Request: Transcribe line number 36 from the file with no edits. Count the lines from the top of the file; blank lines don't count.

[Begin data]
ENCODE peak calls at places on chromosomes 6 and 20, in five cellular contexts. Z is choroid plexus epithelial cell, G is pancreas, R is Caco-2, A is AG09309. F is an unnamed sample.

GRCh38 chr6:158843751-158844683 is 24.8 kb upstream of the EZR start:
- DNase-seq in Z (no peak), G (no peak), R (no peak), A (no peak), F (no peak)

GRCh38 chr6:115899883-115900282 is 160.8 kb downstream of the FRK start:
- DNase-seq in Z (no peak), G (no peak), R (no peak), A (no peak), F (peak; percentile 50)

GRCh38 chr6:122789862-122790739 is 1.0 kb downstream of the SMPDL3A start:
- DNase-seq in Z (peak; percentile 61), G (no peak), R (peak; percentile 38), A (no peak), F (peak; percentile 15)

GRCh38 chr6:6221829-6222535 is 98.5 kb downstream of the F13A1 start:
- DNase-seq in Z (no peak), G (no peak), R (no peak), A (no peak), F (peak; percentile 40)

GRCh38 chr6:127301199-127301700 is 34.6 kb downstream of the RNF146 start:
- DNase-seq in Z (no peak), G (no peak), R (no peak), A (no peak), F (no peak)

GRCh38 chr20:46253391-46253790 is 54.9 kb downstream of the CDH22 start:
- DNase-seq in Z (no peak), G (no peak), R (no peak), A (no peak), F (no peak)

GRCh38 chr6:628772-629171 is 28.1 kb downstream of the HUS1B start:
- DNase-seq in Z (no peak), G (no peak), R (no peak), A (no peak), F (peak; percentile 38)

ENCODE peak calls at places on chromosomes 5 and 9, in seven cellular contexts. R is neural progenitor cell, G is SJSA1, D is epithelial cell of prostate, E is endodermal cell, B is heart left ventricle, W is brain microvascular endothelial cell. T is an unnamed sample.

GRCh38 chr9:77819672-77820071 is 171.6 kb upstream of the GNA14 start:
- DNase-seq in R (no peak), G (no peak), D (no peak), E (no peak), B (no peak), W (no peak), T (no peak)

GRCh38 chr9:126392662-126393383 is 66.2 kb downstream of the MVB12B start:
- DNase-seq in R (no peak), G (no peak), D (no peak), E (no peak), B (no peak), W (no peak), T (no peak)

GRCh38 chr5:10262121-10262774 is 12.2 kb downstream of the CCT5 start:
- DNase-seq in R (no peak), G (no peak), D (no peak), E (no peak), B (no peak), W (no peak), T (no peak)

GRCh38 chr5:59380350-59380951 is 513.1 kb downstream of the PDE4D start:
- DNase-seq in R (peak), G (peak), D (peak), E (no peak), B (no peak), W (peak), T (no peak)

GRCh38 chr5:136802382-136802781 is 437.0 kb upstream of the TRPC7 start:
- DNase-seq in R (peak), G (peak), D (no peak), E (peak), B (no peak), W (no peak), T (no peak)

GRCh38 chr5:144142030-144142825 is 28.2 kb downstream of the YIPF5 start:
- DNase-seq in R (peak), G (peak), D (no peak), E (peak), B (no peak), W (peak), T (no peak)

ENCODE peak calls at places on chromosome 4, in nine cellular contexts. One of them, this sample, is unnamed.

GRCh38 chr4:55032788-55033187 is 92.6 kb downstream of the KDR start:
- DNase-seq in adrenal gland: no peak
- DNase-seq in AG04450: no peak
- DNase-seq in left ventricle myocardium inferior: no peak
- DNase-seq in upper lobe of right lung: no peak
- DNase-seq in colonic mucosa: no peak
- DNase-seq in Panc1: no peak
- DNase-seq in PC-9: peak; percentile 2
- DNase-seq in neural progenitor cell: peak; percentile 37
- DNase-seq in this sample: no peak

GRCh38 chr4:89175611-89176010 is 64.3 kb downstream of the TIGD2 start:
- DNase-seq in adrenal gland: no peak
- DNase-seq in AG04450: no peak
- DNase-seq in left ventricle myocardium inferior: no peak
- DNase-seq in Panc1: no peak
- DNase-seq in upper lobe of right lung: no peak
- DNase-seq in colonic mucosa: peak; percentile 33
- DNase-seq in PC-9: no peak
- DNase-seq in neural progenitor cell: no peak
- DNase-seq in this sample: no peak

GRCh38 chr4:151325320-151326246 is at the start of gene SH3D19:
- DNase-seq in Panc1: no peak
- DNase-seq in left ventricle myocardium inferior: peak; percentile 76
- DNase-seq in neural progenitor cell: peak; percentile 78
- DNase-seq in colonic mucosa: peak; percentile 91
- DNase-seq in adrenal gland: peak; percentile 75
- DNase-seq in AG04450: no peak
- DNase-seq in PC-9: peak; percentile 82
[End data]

- DNase-seq in Panc1: no peak